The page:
The Lost White Tribe is the history of the idea, or more precisely the myth, that a wave of superior “white” conquerors spread throughout the world at some point in human prehistory. In the Western imagination, this advanced “race” left behind hidden pockets of nobility and civilization in Africa, Asia, and the Americas that awaited discovery by European explorers. Over the course of the nineteenth century, various linguists, scientists, journalists, adventurers, and eccentrics referred to these civilizing conquerors as Hamites and/or Aryans. The fact that no one was able to actually produce a living white tribesmen did nothing to dampen the Western public’s appetite for scientific, journalistic, archaeological, and novelistic accounts of their origins and influence. Michael F. Robinson, a historian of exploration at the University of Hartford, convincingly argues that these myths helped justify the European conquest of Africa as a...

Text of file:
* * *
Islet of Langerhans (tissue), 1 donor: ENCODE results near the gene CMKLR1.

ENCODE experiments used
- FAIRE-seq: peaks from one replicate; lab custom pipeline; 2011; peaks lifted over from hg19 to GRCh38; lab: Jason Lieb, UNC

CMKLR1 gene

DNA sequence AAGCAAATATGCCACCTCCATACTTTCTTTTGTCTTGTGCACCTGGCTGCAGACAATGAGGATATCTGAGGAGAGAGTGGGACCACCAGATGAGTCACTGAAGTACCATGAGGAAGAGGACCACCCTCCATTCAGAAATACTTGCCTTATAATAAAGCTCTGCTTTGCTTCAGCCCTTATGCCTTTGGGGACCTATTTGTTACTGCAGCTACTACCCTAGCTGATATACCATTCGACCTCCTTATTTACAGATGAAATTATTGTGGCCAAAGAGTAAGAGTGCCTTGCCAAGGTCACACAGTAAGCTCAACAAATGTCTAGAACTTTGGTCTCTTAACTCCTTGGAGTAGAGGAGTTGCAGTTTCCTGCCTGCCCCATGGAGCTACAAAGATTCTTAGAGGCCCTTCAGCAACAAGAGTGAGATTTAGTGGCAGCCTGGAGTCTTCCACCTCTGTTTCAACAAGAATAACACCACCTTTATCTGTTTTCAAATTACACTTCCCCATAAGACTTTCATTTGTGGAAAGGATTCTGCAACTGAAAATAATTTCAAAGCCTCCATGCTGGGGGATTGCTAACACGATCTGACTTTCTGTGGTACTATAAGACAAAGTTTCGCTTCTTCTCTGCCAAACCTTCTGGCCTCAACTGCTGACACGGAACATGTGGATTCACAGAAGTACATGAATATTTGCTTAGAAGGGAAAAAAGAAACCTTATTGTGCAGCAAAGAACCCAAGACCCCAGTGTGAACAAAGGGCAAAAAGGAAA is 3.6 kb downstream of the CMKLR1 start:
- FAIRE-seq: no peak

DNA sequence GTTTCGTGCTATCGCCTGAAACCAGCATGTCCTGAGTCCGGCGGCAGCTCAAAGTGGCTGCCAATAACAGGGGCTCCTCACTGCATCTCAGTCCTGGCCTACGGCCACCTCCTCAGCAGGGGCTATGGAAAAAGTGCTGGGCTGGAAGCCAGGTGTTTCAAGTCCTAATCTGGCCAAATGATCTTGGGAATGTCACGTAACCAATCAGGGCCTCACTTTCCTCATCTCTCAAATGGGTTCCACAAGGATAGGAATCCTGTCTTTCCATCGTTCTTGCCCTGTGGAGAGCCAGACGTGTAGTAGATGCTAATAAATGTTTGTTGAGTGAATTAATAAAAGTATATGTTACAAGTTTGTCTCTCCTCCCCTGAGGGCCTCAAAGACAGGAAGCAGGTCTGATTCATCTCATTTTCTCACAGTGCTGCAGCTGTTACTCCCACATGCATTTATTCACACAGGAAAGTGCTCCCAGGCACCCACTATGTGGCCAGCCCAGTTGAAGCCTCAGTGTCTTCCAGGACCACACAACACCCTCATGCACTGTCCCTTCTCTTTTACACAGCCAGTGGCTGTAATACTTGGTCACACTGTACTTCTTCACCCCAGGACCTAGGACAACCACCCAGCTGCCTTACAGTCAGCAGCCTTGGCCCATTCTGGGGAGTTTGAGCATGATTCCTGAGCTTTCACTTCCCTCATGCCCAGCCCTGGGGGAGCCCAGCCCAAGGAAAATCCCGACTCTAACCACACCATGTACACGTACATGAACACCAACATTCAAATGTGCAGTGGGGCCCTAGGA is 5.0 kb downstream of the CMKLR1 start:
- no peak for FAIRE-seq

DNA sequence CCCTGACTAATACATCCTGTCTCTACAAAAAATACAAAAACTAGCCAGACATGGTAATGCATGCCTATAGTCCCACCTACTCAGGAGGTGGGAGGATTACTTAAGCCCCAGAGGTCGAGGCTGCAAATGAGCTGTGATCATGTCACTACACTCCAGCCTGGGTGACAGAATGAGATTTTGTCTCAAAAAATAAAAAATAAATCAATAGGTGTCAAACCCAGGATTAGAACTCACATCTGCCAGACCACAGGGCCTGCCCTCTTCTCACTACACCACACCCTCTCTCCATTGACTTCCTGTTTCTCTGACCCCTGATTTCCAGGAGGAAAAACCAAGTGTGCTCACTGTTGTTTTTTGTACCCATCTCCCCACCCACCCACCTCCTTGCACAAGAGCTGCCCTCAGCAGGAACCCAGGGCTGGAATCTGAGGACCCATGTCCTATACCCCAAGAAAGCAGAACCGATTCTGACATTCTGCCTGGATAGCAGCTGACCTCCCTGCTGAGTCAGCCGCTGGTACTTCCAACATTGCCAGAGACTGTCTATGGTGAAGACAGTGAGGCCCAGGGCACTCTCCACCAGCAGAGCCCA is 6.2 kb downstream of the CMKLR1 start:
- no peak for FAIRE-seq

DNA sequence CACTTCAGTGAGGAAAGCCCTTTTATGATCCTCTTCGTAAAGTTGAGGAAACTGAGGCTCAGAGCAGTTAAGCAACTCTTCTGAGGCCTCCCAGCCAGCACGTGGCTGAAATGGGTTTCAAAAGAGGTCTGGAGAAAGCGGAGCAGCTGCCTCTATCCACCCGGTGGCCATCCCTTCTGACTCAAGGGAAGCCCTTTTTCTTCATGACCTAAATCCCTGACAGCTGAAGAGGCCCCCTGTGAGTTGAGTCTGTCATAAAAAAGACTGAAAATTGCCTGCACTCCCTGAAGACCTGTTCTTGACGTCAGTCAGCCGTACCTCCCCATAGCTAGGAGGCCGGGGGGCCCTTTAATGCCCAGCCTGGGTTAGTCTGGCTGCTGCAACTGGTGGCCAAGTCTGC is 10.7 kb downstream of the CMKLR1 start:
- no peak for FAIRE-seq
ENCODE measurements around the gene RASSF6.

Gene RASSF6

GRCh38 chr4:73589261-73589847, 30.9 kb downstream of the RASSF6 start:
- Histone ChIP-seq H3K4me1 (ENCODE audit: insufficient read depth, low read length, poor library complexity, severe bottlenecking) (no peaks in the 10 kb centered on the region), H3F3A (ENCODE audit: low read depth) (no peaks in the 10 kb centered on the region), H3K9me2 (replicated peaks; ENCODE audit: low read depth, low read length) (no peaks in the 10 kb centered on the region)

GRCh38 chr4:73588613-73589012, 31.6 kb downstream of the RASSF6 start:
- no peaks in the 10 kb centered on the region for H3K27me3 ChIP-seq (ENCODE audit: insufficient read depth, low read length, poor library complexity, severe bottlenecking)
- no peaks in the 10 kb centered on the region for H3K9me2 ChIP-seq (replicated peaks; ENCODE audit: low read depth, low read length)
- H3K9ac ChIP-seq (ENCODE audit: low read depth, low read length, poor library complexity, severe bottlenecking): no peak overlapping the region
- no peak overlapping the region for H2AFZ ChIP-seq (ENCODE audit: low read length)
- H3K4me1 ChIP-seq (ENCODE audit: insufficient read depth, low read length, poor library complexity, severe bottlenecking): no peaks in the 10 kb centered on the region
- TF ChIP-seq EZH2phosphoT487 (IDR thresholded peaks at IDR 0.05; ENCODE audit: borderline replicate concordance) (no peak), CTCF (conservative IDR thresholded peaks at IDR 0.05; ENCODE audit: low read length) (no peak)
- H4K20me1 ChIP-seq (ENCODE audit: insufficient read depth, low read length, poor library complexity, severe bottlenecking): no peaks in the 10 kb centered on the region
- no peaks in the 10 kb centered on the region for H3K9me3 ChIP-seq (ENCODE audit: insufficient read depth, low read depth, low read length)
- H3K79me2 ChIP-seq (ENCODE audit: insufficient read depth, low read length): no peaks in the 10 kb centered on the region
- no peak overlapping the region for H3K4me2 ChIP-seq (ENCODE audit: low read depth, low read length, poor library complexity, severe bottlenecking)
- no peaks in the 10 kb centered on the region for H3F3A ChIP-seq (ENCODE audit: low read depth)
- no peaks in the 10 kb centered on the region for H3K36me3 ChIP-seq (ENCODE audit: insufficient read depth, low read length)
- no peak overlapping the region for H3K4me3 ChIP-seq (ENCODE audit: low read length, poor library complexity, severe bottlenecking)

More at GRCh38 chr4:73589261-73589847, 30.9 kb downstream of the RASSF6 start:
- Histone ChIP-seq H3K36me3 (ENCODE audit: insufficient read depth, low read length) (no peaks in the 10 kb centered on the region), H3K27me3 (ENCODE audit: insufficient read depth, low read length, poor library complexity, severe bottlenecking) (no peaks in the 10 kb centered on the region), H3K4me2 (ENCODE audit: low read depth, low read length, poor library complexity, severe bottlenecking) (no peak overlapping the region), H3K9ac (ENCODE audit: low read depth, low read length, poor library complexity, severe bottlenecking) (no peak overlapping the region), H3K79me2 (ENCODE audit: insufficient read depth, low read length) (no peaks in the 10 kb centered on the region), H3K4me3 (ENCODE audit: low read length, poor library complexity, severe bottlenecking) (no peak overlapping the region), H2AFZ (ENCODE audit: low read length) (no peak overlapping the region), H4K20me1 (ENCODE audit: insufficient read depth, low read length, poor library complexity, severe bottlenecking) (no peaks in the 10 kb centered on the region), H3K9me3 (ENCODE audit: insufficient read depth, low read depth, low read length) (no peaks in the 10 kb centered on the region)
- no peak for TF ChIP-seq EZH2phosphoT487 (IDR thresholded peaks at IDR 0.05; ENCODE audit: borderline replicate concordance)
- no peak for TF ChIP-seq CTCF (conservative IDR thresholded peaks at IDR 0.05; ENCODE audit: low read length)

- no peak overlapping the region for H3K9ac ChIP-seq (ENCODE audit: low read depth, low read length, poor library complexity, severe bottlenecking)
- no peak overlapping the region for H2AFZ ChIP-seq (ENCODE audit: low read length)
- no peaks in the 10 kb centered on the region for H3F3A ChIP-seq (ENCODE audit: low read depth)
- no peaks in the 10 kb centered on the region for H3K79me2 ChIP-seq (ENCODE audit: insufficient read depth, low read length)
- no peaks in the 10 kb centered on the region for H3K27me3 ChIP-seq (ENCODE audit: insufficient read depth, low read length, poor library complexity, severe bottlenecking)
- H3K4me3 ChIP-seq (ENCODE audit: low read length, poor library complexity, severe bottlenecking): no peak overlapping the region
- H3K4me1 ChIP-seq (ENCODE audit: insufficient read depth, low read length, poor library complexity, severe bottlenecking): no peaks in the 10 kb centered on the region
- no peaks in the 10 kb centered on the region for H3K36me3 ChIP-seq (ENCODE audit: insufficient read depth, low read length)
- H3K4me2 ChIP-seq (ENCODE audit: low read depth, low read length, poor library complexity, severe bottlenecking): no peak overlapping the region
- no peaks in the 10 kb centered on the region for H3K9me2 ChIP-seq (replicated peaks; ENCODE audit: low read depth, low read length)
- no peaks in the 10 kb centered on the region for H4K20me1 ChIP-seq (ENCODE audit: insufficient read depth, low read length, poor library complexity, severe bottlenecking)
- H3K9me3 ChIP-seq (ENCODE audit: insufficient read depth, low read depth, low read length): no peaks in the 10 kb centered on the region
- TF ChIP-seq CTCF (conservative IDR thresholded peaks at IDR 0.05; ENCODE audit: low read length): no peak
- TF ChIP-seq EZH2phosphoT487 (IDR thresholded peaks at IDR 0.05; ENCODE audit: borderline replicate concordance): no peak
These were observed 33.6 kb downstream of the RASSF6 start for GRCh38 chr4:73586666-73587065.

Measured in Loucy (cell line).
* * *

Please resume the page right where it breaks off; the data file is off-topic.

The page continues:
Book Review| April 01 2018
The Lost White Tribe: Explorers, Scientists, and the Theory That Changed a Continent
The Lost White Tribe: Explorers, Scientists, and the Theory That Changed a Continent. By Robinson, Michael F.. (
Oxford University Press,
2016. . $29.95 cloth.)
Ethnohistory (2018) 65 (2): 328–329.
Timothy H. Parsons; The Lost White Tribe: Explorers, Scientists, and the Theory That Changed a Continent. Ethnohistory 1 April 2018; 65 (2): 328–329. doi: https://doi.org/10.1215/00141801-4385137
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